Figure 1. Time evolution of the concept and scope of VPP. S. Awerbuch [1], A. Tovaglieri [2], W. D. Pudjianto [18], C. Ramsay [4], M. Braun [9], N. Jenkins [12], G. Strbac [13], J. L. Paternina [8], X. Wang [11], S. K. Rathor [14], POSITYF Project [16].
Finally, bringing together the concepts formulated by multiple authors, an integral definition of VPP is proposed. This definition encompasses the different operating approaches and the services that can be offered to the EPS.
  • A VPP is an alternative for the management of DERs in the electricity system, which operates based on the concept of the “virtual cloud”. Its specific role is visibility and the technical and commercial integration of DERs in EPS.
  • It is capable of grouping and managing the technical potential of different DERs (microgrids included), regardless of the voltage level at which they are interconnected with the network and without a geographical restriction between the elements.
  • It is modeled as a single virtual element associated with the distribution network to guarantee a safe, efficient, cooperative and complementary operation between its elements, both in commercial and technical aspects.
  • The VPP has the capacity to participate in the electricity market as a manager of controllable loads and as a provider of energy, power reserve and ancillary services.
Figure 2 displays the elements that support the proposed definition.
Figure 2. Scheme of the proposed definition of VPP.
Several authors use the term “aggregator” as a concept similar to VPP [18][19][20][21]. Therefore, in this paper, when an aggregator is mentioned, it refers to the VPP. Depending on the political regulations and type of market used in different countries, the work of an aggregator could focus on managing a set of distributed elements, acting as an intermediary between DERs, consumers and the system operator [21].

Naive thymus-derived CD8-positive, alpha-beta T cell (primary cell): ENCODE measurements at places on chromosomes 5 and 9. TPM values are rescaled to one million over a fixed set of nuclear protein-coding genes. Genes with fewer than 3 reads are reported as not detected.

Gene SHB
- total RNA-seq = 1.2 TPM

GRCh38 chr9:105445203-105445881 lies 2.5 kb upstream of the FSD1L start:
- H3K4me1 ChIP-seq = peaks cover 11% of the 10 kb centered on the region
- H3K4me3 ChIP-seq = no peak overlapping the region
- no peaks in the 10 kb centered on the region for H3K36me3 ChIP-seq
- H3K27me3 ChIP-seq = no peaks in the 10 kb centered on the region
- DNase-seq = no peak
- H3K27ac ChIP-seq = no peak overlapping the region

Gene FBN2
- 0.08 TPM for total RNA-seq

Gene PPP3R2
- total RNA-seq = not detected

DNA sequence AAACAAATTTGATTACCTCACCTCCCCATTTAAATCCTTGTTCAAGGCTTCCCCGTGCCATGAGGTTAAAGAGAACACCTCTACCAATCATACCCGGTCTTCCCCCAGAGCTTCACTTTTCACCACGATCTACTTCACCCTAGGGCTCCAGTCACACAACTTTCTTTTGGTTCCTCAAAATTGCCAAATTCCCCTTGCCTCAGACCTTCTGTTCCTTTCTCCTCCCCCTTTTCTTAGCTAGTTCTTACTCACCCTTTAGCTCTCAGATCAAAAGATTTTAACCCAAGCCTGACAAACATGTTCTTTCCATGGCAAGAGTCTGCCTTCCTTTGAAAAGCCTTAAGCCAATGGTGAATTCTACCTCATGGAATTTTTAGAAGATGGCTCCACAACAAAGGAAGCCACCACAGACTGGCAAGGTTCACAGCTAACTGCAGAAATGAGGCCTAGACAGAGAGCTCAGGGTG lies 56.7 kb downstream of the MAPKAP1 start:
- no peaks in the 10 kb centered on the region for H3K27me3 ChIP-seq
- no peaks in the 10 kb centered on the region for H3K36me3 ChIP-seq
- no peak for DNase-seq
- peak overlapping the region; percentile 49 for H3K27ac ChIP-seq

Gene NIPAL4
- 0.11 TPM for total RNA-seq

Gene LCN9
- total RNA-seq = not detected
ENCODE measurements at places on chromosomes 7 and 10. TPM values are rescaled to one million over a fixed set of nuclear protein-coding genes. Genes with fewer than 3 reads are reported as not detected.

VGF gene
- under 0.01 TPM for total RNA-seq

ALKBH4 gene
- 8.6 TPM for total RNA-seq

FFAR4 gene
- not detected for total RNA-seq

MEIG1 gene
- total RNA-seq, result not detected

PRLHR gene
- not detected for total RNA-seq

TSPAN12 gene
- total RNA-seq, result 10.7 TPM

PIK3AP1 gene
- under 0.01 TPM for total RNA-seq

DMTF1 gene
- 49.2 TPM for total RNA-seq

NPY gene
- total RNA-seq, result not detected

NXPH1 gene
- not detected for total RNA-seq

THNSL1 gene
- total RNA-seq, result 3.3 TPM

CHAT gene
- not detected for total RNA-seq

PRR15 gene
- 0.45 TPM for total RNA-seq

It is important to mention that VPPs manage the services of the DERs through communication and coordination protocols between the aggregator and system operator. The power flows are supplied in the distribution networks and are controlled in real time. Finally, the economic flows are managed by the market operator. In summary, VPPs are responsible for three types of flows: communication and economic flows (virtual interconnection) and real power flows in the grid (physical interconnection between DERs and the grid). This concept is known as the “internet of energy” and has been mentioned in several works where VPPs play an important role [22][23][24]. To clarify the proposed concepts, Figure 3 shows a diagram with the physical link between the VPP and the distribution grid.
Figure 3. Physical link between the VPP and the distribution grid.
Figure 3 shows that the VPP functions as a suitable interface for DER management; however, it is important to note that a physical layer is required to perform any actual power flow transfer.

2. Classification of VPPs and Participation in the Electricity Markets

VPPs are usually classified in two groups: technical virtual power plants (TVPP) and commercial virtual power plants (CVPP) [18][25][5][26][27].